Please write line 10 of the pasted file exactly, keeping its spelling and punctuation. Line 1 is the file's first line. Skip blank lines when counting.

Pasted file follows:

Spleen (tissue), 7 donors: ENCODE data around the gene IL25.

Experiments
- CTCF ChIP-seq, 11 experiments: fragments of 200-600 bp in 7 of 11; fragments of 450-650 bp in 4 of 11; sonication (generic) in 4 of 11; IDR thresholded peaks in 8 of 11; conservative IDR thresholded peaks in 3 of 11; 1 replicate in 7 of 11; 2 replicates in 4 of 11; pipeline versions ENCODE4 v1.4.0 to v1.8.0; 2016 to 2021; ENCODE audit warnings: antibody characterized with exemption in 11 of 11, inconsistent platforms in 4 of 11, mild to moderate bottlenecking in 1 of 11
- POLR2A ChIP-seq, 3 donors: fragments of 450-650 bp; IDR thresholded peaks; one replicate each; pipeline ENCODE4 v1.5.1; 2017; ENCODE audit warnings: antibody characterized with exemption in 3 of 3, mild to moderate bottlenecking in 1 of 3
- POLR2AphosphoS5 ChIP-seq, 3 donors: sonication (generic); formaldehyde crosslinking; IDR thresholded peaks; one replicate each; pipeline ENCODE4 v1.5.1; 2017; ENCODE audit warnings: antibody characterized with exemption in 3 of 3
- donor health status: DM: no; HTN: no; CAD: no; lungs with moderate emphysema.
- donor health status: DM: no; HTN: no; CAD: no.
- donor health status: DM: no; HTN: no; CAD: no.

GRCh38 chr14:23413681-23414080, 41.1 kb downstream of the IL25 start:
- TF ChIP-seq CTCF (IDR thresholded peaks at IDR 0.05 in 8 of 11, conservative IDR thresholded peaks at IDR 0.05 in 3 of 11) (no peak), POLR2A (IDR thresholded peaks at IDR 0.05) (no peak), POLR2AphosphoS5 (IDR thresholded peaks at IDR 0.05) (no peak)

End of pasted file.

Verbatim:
- TF ChIP-seq CTCF (IDR thresholded peaks at IDR 0.05 in 8 of 11, conservative IDR thresholded peaks at IDR 0.05 in 3 of 11) (no peak), POLR2A (IDR thresholded peaks at IDR 0.05) (no peak), POLR2AphosphoS5 (IDR thresholded peaks at IDR 0.05) (no peak)